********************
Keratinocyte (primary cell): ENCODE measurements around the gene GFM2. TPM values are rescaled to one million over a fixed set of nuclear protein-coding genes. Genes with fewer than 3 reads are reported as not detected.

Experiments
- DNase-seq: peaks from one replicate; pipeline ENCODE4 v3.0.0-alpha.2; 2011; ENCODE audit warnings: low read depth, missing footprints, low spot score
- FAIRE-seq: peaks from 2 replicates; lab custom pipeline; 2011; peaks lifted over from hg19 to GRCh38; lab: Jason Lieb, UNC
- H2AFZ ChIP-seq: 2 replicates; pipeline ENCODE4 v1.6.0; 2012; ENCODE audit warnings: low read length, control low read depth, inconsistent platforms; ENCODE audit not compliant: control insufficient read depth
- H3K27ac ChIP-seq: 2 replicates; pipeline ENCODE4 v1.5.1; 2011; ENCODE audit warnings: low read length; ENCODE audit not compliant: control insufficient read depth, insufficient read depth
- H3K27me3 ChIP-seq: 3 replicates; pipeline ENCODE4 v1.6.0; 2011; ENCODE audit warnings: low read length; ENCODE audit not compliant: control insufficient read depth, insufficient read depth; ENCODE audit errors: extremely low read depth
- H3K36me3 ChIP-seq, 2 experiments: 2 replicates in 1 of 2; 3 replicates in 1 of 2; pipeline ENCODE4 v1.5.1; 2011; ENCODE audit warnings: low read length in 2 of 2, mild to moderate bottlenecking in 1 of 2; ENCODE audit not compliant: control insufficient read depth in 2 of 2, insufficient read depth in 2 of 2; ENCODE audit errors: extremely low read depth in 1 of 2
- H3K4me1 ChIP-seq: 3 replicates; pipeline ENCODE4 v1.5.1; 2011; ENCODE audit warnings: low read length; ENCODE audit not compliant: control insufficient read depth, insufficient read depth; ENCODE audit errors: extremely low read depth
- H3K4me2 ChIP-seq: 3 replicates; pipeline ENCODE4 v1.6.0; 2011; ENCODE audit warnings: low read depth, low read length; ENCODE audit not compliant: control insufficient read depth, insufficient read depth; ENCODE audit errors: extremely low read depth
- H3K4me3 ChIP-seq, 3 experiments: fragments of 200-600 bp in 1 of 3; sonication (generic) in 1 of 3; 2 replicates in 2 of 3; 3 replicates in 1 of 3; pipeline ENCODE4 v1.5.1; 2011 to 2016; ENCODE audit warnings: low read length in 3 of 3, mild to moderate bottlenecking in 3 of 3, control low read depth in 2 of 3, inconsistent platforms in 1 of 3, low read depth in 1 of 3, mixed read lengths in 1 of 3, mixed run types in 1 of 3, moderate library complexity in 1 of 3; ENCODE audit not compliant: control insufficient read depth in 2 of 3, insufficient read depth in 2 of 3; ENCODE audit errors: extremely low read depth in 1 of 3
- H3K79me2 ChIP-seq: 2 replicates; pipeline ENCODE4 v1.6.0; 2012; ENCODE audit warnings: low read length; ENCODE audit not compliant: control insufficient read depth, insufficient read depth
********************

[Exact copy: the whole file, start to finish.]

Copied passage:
Keratinocyte (primary cell): ENCODE measurements around the gene GFM2. TPM values are rescaled to one million over a fixed set of nuclear protein-coding genes. Genes with fewer than 3 reads are reported as not detected.

Experiments
- DNase-seq: peaks from one replicate; pipeline ENCODE4 v3.0.0-alpha.2; 2011; ENCODE audit warnings: low read depth, missing footprints, low spot score
- FAIRE-seq: peaks from 2 replicates; lab custom pipeline; 2011; peaks lifted over from hg19 to GRCh38; lab: Jason Lieb, UNC
- H2AFZ ChIP-seq: 2 replicates; pipeline ENCODE4 v1.6.0; 2012; ENCODE audit warnings: low read length, control low read depth, inconsistent platforms; ENCODE audit not compliant: control insufficient read depth
- H3K27ac ChIP-seq: 2 replicates; pipeline ENCODE4 v1.5.1; 2011; ENCODE audit warnings: low read length; ENCODE audit not compliant: control insufficient read depth, insufficient read depth
- H3K27me3 ChIP-seq: 3 replicates; pipeline ENCODE4 v1.6.0; 2011; ENCODE audit warnings: low read length; ENCODE audit not compliant: control insufficient read depth, insufficient read depth; ENCODE audit errors: extremely low read depth
- H3K36me3 ChIP-seq, 2 experiments: 2 replicates in 1 of 2; 3 replicates in 1 of 2; pipeline ENCODE4 v1.5.1; 2011; ENCODE audit warnings: low read length in 2 of 2, mild to moderate bottlenecking in 1 of 2; ENCODE audit not compliant: control insufficient read depth in 2 of 2, insufficient read depth in 2 of 2; ENCODE audit errors: extremely low read depth in 1 of 2
- H3K4me1 ChIP-seq: 3 replicates; pipeline ENCODE4 v1.5.1; 2011; ENCODE audit warnings: low read length; ENCODE audit not compliant: control insufficient read depth, insufficient read depth; ENCODE audit errors: extremely low read depth
- H3K4me2 ChIP-seq: 3 replicates; pipeline ENCODE4 v1.6.0; 2011; ENCODE audit warnings: low read depth, low read length; ENCODE audit not compliant: control insufficient read depth, insufficient read depth; ENCODE audit errors: extremely low read depth
- H3K4me3 ChIP-seq, 3 experiments: fragments of 200-600 bp in 1 of 3; sonication (generic) in 1 of 3; 2 replicates in 2 of 3; 3 replicates in 1 of 3; pipeline ENCODE4 v1.5.1; 2011 to 2016; ENCODE audit warnings: low read length in 3 of 3, mild to moderate bottlenecking in 3 of 3, control low read depth in 2 of 3, inconsistent platforms in 1 of 3, low read depth in 1 of 3, mixed read lengths in 1 of 3, mixed run types in 1 of 3, moderate library complexity in 1 of 3; ENCODE audit not compliant: control insufficient read depth in 2 of 3, insufficient read depth in 2 of 3; ENCODE audit errors: extremely low read depth in 1 of 3
- H3K79me2 ChIP-seq: 2 replicates; pipeline ENCODE4 v1.6.0; 2012; ENCODE audit warnings: low read length; ENCODE audit not compliant: control insufficient read depth, insufficient read depth